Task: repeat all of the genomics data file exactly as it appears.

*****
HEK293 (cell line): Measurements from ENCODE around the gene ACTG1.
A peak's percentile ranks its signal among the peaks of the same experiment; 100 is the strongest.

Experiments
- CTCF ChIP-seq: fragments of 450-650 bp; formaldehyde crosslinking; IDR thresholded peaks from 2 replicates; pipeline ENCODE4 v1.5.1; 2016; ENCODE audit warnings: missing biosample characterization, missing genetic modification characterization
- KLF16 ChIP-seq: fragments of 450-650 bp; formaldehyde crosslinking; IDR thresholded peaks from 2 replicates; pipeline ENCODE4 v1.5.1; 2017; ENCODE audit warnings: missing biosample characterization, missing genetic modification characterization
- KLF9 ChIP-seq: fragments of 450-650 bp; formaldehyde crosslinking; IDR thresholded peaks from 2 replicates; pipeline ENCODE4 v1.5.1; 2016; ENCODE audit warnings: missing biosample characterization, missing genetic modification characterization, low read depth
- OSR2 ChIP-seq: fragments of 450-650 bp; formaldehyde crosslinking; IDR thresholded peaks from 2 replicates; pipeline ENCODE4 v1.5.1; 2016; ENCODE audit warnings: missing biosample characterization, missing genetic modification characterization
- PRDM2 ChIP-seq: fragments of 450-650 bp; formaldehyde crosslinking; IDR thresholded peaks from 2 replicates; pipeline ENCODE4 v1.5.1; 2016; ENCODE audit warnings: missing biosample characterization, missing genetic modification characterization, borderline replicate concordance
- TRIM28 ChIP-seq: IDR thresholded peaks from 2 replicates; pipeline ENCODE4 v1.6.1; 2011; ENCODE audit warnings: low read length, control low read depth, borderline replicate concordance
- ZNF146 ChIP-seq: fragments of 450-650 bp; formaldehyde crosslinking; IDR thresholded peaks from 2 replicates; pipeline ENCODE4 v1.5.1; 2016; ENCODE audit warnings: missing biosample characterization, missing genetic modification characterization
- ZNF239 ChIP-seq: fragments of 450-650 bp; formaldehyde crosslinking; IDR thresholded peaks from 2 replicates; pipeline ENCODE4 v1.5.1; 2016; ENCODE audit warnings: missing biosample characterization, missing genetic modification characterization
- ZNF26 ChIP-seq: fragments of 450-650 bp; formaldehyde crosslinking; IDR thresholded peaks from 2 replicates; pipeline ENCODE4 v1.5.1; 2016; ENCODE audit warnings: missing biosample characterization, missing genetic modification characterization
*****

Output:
HEK293 (cell line): Measurements from ENCODE around the gene ACTG1.
A peak's percentile ranks its signal among the peaks of the same experiment; 100 is the strongest.

Experiments
- CTCF ChIP-seq: fragments of 450-650 bp; formaldehyde crosslinking; IDR thresholded peaks from 2 replicates; pipeline ENCODE4 v1.5.1; 2016; ENCODE audit warnings: missing biosample characterization, missing genetic modification characterization
- KLF16 ChIP-seq: fragments of 450-650 bp; formaldehyde crosslinking; IDR thresholded peaks from 2 replicates; pipeline ENCODE4 v1.5.1; 2017; ENCODE audit warnings: missing biosample characterization, missing genetic modification characterization
- KLF9 ChIP-seq: fragments of 450-650 bp; formaldehyde crosslinking; IDR thresholded peaks from 2 replicates; pipeline ENCODE4 v1.5.1; 2016; ENCODE audit warnings: missing biosample characterization, missing genetic modification characterization, low read depth
- OSR2 ChIP-seq: fragments of 450-650 bp; formaldehyde crosslinking; IDR thresholded peaks from 2 replicates; pipeline ENCODE4 v1.5.1; 2016; ENCODE audit warnings: missing biosample characterization, missing genetic modification characterization
- PRDM2 ChIP-seq: fragments of 450-650 bp; formaldehyde crosslinking; IDR thresholded peaks from 2 replicates; pipeline ENCODE4 v1.5.1; 2016; ENCODE audit warnings: missing biosample characterization, missing genetic modification characterization, borderline replicate concordance
- TRIM28 ChIP-seq: IDR thresholded peaks from 2 replicates; pipeline ENCODE4 v1.6.1; 2011; ENCODE audit warnings: low read length, control low read depth, borderline replicate concordance
- ZNF146 ChIP-seq: fragments of 450-650 bp; formaldehyde crosslinking; IDR thresholded peaks from 2 replicates; pipeline ENCODE4 v1.5.1; 2016; ENCODE audit warnings: missing biosample characterization, missing genetic modification characterization
- ZNF239 ChIP-seq: fragments of 450-650 bp; formaldehyde crosslinking; IDR thresholded peaks from 2 replicates; pipeline ENCODE4 v1.5.1; 2016; ENCODE audit warnings: missing biosample characterization, missing genetic modification characterization
- ZNF26 ChIP-seq: fragments of 450-650 bp; formaldehyde crosslinking; IDR thresholded peaks from 2 replicates; pipeline ENCODE4 v1.5.1; 2016; ENCODE audit warnings: missing biosample characterization, missing genetic modification characterization